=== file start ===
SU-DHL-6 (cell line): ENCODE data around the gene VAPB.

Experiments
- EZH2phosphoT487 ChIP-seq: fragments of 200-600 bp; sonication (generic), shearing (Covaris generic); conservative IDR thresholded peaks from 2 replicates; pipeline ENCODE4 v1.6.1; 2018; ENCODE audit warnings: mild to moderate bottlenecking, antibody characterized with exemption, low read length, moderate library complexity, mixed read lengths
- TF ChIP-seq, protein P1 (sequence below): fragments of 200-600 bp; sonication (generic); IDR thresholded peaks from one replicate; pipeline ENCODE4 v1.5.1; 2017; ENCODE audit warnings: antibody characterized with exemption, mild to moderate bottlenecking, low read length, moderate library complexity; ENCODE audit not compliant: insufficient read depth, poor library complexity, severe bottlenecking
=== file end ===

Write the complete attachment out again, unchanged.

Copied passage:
SU-DHL-6 (cell line): ENCODE data around the gene VAPB.

Experiments
- EZH2phosphoT487 ChIP-seq: fragments of 200-600 bp; sonication (generic), shearing (Covaris generic); conservative IDR thresholded peaks from 2 replicates; pipeline ENCODE4 v1.6.1; 2018; ENCODE audit warnings: mild to moderate bottlenecking, antibody characterized with exemption, low read length, moderate library complexity, mixed read lengths
- TF ChIP-seq, protein P1 (sequence below): fragments of 200-600 bp; sonication (generic); IDR thresholded peaks from one replicate; pipeline ENCODE4 v1.5.1; 2017; ENCODE audit warnings: antibody characterized with exemption, mild to moderate bottlenecking, low read length, moderate library complexity; ENCODE audit not compliant: insufficient read depth, poor library complexity, severe bottlenecking